While ASEAN is increasingly coordinating its efforts to reinforce regional cybersecurity, more needs to be done to address the constantly evolving threats.
According to a recent World Economic Forum (WEF) report, one of the biggest concerns in regards to the current COVID-19 crisis is the increase in cyberattacks and data fraud. The pandemic has accelerated the adoption of a digital culture worldwide. This means that cyberattacks and data fraud are likely to happen on a more regular basis.
Although the health crisis has raised alarms among experts and businesses about cybercrimes, these issues are nothing new.
In a 2019 Global Risks Report by the WEF, data fraud/theft and cyberattacks were the fourth and fifth biggest threats facing the world according to the nearly 1,000 decision-makers surveyed in the report. It is clear that stakeholders in the public and private sector as well as academia and civil society should intensify efforts to contain potential fallouts.
In recent years, with increased sophistication and volume, hackers’ attacks and their successful security breaches are causing more damage than ever before.
Mark Thomas, Vice-President of Cybersecurity at Dimension Data, told The ASEAN Post that organisations in ASEAN member states are accelerating their security transformation by forging strategic relationships with select partners to build security roadmaps and architectures as well as optimising their infrastructure.
“(ASEAN) governments have issued various guidelines mandating the private and public sector to upgrade their security infrastructure in order to combat the evolving threat landscape,” said Thomas.
“Mature organisations are ramping up their capabilities by investing in threat intelligence platforms as they look to collect, curate, and share threat intelligence with industry peers and information sharing bodies. For others, we’re seeing increased buy-in and collaboration from clients who are looking to exchange experiences and insights via roundtables, security forums, and panel discussions,” he added.
Noting that crypto jacking, web-based attacks – which have doubled year-on-year – and credential theft are among the biggest cybersecurity threats facing ASEAN, ensuring that executives understand how cybersecurity and data protection can deliver – or, if ignored, potentially erode – tangible business value is just as important for Thomas.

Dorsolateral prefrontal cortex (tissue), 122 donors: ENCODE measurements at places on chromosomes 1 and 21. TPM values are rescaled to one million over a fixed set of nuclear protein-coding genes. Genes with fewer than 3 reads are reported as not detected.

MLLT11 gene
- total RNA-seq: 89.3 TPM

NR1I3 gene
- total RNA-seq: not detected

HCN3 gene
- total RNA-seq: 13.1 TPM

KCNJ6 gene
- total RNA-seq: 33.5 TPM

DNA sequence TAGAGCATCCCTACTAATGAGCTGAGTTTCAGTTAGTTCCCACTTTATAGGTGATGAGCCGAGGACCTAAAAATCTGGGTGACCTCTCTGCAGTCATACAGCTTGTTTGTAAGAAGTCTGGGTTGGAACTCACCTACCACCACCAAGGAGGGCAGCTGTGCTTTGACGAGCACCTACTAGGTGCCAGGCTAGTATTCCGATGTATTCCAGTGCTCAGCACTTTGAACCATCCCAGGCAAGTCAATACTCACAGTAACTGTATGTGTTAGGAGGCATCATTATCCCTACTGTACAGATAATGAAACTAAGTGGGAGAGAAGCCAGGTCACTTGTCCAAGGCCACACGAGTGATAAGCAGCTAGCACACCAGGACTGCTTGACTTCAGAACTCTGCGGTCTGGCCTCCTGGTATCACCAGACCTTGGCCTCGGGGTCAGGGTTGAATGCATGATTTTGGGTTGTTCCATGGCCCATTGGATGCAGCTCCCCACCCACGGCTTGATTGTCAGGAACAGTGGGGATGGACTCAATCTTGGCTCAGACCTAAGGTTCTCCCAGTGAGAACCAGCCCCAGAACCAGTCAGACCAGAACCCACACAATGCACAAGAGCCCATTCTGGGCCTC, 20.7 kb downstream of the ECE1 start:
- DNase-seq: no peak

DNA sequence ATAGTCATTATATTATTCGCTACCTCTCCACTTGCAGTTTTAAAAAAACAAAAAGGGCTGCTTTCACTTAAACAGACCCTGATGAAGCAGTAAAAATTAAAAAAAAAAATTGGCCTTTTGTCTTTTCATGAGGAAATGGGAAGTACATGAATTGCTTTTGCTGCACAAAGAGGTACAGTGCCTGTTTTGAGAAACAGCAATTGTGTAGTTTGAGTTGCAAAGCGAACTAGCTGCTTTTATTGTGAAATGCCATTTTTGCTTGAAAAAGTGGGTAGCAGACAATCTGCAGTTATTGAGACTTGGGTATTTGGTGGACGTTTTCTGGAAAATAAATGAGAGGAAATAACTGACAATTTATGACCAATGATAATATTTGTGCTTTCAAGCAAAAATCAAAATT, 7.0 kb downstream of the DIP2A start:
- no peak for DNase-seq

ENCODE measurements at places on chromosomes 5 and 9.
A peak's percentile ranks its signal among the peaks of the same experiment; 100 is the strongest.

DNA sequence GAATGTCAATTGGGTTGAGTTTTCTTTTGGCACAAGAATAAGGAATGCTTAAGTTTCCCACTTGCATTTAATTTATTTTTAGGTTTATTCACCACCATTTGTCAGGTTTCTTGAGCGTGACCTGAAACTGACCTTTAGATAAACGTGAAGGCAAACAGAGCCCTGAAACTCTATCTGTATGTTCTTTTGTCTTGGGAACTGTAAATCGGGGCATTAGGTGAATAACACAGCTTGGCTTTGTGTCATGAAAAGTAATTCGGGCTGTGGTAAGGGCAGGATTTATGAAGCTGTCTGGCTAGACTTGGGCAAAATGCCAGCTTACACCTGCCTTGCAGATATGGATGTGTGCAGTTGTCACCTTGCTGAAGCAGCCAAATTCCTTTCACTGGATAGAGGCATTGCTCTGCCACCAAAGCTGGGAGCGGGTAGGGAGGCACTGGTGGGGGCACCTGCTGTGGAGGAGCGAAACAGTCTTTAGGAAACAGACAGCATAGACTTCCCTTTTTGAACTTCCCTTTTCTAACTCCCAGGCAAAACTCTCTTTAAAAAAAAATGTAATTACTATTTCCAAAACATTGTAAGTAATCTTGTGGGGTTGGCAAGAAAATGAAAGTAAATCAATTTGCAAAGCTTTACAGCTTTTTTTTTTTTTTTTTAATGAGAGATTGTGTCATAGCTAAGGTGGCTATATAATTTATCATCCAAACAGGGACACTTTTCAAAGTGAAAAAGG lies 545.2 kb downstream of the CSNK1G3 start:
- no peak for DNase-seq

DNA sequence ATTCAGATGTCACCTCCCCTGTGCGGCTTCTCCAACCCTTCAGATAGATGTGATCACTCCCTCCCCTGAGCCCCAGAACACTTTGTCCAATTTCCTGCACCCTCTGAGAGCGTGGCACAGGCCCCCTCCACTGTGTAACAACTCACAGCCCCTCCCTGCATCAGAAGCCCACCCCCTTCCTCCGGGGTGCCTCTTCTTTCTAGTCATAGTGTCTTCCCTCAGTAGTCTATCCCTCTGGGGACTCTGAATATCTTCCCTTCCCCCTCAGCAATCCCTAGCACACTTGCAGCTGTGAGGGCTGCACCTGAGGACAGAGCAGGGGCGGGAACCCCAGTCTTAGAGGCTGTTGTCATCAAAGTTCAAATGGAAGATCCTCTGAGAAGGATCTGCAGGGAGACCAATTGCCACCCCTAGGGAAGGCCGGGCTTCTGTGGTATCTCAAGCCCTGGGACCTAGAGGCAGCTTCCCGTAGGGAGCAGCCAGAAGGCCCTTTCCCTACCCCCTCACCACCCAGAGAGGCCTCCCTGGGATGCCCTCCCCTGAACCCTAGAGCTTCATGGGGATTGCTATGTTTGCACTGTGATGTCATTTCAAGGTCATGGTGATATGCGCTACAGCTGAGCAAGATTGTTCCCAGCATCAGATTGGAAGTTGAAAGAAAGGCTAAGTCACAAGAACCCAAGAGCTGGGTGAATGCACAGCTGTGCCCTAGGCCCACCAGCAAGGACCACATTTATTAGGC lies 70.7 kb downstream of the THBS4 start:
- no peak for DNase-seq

Much like their global and Asia Pacific counterparts, boardrooms in ASEAN member states are now increasingly prioritising cybersecurity and are more aware of the threat landscape, compliance, risks and technology innovations. This in turn helps them to identify their focus areas, priorities and investment decisions.
However, ASEAN is still not spending enough on cybersecurity.
Thomas pointed out that to ensure a sustained commitment to cybersecurity and to effectively address the investment gap, ASEAN member states need to spend between 0.35 and 0.61 percent of their gross domestic products (GDPs) – or US$171 billion collectively – on cybersecurity in the period spanning 2017 to 2025 – a small price to pay considering what is at stake.
“As the COVID-19 crisis accelerates dependency on technologically-enabled economic processes, it is also exacerbating those cyber-risks,” stated the WEF.
A report by the United Kingdom (UK) National Cyber Security Centre (NCSC) and the United States (US) Department of Homeland Security identified several ways that cybercriminals are exploiting the current pandemic. For example, the demand for information on COVID-19, accompanied by fear and anxiety has created opportunities for cyber criminals to deliver malware (malicious software such as viruses), ransomware (a type of malware that threatens to publish the victim's data unless a ransom is paid) and phishing scams (fraudulent attempts to obtain sensitive information).
According to the WEF, the increase in work-from-home (WFH) arrangements has also expanded the use of potentially vulnerable services, such as virtual private networks (VPNs) that lack adequate safeguards, amplifying the threat to individuals and organisations.
Although technology has provided convenience and usefulness amid the pandemic, with people and businesses depending on it now more than ever – digitalisation doesn’t come without challenges.